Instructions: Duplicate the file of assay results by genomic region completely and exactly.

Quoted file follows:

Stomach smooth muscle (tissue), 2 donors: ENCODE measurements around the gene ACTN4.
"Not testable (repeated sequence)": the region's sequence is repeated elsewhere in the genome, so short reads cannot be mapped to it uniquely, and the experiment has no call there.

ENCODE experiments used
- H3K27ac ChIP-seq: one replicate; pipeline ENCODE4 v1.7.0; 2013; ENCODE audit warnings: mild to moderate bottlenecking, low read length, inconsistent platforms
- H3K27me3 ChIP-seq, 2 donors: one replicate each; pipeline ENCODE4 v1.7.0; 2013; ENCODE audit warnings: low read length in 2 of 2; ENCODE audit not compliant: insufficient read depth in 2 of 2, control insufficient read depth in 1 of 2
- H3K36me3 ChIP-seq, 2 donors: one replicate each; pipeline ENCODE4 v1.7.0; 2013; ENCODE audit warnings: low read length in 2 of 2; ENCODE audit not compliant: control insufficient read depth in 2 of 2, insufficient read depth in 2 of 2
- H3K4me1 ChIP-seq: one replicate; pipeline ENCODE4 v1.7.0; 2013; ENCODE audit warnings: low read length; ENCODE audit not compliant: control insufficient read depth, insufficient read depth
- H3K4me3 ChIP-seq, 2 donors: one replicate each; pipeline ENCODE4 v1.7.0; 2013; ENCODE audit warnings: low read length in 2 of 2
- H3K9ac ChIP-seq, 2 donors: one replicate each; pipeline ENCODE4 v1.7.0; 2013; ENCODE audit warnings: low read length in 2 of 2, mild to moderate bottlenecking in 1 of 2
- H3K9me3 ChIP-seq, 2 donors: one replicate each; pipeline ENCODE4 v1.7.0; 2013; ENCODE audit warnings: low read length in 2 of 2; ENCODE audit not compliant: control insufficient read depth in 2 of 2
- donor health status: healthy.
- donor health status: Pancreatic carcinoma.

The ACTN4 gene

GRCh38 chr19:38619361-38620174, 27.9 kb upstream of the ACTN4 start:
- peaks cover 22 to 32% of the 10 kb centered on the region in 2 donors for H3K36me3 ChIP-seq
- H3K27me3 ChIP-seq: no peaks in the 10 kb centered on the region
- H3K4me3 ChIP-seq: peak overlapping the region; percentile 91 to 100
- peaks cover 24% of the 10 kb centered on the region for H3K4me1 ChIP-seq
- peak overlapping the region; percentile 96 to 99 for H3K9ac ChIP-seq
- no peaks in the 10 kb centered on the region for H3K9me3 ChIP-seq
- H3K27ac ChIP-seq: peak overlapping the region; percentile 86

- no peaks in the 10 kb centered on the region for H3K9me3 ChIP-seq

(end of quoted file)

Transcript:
Stomach smooth muscle (tissue), 2 donors: ENCODE measurements around the gene ACTN4.
"Not testable (repeated sequence)": the region's sequence is repeated elsewhere in the genome, so short reads cannot be mapped to it uniquely, and the experiment has no call there.

ENCODE experiments used
- H3K27ac ChIP-seq: one replicate; pipeline ENCODE4 v1.7.0; 2013; ENCODE audit warnings: mild to moderate bottlenecking, low read length, inconsistent platforms
- H3K27me3 ChIP-seq, 2 donors: one replicate each; pipeline ENCODE4 v1.7.0; 2013; ENCODE audit warnings: low read length in 2 of 2; ENCODE audit not compliant: insufficient read depth in 2 of 2, control insufficient read depth in 1 of 2
- H3K36me3 ChIP-seq, 2 donors: one replicate each; pipeline ENCODE4 v1.7.0; 2013; ENCODE audit warnings: low read length in 2 of 2; ENCODE audit not compliant: control insufficient read depth in 2 of 2, insufficient read depth in 2 of 2
- H3K4me1 ChIP-seq: one replicate; pipeline ENCODE4 v1.7.0; 2013; ENCODE audit warnings: low read length; ENCODE audit not compliant: control insufficient read depth, insufficient read depth
- H3K4me3 ChIP-seq, 2 donors: one replicate each; pipeline ENCODE4 v1.7.0; 2013; ENCODE audit warnings: low read length in 2 of 2
- H3K9ac ChIP-seq, 2 donors: one replicate each; pipeline ENCODE4 v1.7.0; 2013; ENCODE audit warnings: low read length in 2 of 2, mild to moderate bottlenecking in 1 of 2
- H3K9me3 ChIP-seq, 2 donors: one replicate each; pipeline ENCODE4 v1.7.0; 2013; ENCODE audit warnings: low read length in 2 of 2; ENCODE audit not compliant: control insufficient read depth in 2 of 2
- donor health status: healthy.
- donor health status: Pancreatic carcinoma.

The ACTN4 gene

GRCh38 chr19:38619361-38620174, 27.9 kb upstream of the ACTN4 start:
- peaks cover 22 to 32% of the 10 kb centered on the region in 2 donors for H3K36me3 ChIP-seq
- H3K27me3 ChIP-seq: no peaks in the 10 kb centered on the region
- H3K4me3 ChIP-seq: peak overlapping the region; percentile 91 to 100
- peaks cover 24% of the 10 kb centered on the region for H3K4me1 ChIP-seq
- peak overlapping the region; percentile 96 to 99 for H3K9ac ChIP-seq
- no peaks in the 10 kb centered on the region for H3K9me3 ChIP-seq
- H3K27ac ChIP-seq: peak overlapping the region; percentile 86

- no peaks in the 10 kb centered on the region for H3K9me3 ChIP-seq